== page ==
Archive for the ‘demonetisation’ Category


The other day, I was in the bank queue and standing behind me was a gentleman from Bihar, so we got chatting and he said “Bahut kathin hain, Modi jo koshish kar rahein” (It is very difficult, what Modiji is trying to achieve). I asked him to explain, and he said he had returned from his village in Bihar where no one wants Narendra Modi’s anti-corruption drive to succeed because they are happy with the corrupt way of life.

When you hear such things you know Narendra Modi is facing an impossible, nay herculean task, in ending corruption. His own party is neck-deep in it. It is ingrained in the system and some people don’t want to get rid of it. They will fight it to their last breath because for them, it’s a question of their very existence.

The Bihari gent said that in his village, dozens of fictitious Jan Dhan accounts have been opened by crooked bank officials in which money is being credited and withdrawn every month by nameless persons. The account holders, thekedars and bank officials take a cut and everyone is happy. Why should they want to change a system that fetches such returns without an honest day’s work?

When I told him about the cash being recovered from all over the country, he laughed. He said that schemes such as MNREGA were the biggest financial scams in independent India and even Mr Modi with all his good intentions can do nothing, because the rot has gone too deep.  And this is happening in Nitish Kumar’s Bihar, when he is backing the campaign against black money.

Like me, he too was despondent. “Chor hain sab. Is desh ka kabhi bhala nahin hoga.” (They are all thieves. The country will never improve).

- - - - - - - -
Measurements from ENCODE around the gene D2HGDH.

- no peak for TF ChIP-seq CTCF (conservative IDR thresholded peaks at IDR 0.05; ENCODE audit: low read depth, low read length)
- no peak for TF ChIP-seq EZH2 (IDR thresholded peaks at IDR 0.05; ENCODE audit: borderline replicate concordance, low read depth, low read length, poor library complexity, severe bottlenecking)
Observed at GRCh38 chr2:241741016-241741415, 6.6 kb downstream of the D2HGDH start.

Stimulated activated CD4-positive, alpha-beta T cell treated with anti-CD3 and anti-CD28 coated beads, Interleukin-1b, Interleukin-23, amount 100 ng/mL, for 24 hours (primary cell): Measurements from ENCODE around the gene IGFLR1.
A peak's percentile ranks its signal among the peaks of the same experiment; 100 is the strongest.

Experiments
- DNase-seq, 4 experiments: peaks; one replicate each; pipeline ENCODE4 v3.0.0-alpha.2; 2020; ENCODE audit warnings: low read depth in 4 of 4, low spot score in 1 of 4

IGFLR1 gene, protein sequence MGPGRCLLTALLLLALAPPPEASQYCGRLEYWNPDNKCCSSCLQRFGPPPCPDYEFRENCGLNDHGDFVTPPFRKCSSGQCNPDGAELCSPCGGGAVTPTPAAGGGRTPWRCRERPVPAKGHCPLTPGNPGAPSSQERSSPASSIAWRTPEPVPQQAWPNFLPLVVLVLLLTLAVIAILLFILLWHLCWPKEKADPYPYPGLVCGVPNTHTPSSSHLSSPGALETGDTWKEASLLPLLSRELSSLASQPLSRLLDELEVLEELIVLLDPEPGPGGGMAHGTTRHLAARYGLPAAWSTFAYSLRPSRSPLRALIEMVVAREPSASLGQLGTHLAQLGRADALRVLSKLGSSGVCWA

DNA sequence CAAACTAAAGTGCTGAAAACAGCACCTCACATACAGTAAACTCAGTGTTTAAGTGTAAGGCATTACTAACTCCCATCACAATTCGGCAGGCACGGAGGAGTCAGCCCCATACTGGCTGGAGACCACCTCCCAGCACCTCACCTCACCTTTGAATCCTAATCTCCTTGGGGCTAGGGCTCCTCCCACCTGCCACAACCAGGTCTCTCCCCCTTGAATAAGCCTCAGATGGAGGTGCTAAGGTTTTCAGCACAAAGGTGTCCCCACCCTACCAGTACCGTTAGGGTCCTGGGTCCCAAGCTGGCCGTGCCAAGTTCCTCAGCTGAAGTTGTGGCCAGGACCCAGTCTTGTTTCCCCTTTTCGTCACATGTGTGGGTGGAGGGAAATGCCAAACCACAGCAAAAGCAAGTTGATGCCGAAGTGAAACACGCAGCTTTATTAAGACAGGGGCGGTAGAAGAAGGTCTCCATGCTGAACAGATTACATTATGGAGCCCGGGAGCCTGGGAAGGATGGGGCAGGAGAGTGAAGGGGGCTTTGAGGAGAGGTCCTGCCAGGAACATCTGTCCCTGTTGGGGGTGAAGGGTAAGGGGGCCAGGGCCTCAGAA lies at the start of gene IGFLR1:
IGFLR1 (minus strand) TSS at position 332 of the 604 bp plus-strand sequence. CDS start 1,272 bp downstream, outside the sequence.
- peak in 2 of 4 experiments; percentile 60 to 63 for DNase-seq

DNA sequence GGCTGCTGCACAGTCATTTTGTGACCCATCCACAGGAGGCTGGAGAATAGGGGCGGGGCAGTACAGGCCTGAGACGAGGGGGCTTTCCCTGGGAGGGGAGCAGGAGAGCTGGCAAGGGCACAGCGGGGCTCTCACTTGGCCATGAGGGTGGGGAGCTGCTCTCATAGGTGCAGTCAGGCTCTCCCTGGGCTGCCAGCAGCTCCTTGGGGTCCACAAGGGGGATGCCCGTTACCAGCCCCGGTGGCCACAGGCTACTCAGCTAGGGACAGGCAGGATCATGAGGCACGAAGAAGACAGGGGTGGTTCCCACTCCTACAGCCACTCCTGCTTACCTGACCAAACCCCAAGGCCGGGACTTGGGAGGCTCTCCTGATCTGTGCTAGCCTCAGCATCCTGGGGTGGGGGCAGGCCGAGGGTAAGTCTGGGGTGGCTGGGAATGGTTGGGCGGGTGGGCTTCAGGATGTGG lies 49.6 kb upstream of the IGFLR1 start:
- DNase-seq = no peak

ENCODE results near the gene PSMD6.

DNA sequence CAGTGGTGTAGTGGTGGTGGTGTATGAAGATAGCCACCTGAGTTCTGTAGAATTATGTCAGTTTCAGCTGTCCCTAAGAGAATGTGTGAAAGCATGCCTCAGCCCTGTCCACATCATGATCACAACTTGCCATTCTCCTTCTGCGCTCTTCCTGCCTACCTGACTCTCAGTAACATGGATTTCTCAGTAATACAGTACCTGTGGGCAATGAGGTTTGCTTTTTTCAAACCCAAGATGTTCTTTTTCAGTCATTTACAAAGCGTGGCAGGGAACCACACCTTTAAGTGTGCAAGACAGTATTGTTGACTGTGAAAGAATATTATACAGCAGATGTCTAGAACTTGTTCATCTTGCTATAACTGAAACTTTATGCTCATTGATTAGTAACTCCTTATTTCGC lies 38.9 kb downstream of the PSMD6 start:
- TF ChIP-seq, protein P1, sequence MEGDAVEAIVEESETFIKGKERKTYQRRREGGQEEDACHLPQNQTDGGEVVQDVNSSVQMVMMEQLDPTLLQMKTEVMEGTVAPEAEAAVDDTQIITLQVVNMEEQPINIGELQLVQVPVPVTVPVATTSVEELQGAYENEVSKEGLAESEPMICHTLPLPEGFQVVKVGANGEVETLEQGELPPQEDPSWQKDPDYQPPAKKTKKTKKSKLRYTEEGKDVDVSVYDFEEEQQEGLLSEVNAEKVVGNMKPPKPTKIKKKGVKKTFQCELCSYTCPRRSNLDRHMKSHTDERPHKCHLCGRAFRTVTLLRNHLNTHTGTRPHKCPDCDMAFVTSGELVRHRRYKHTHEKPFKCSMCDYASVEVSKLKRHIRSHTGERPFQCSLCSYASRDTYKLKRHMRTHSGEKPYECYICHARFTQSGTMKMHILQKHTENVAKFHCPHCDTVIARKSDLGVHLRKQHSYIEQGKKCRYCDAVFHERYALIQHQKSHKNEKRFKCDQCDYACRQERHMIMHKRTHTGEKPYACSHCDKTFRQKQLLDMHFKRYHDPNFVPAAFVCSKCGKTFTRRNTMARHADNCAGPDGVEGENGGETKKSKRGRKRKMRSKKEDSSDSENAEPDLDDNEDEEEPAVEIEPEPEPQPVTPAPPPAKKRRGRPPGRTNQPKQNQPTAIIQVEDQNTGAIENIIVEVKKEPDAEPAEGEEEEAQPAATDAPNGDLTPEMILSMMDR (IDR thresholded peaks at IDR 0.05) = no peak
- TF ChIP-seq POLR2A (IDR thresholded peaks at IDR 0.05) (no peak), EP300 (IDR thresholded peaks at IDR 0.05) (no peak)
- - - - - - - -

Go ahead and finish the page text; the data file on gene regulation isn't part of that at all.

The day before on Twitter I had an argument on the very subject with a journalist who said I could not base my example on one instance. Well, here’s another.

I am no economist, but as a middle-class Indian I see around me the willingness to change but there are three other groups of people who are fighting change. The first is the corrupt lot for whom demonetisation has been an avoidable disaster, and if they can’t save their money they definitely don’t want a system which won’t let them make anymore. Look at the way the bankers and lawyers have circumvented the system to issue trunks full of new currencies to all kinds of dubious people, while the common Indian frets and fumes in a queue.

The second lot is the so-called ‘left-liberals’, who share a visceral hatred for Modi. Irrespective of what he or anyone from his government proposes, they will close their eyes and oppose it. The gates are closed for any debate on the issue, and if there is one, it’s a monologue in which they are right, and everyone else is wrong.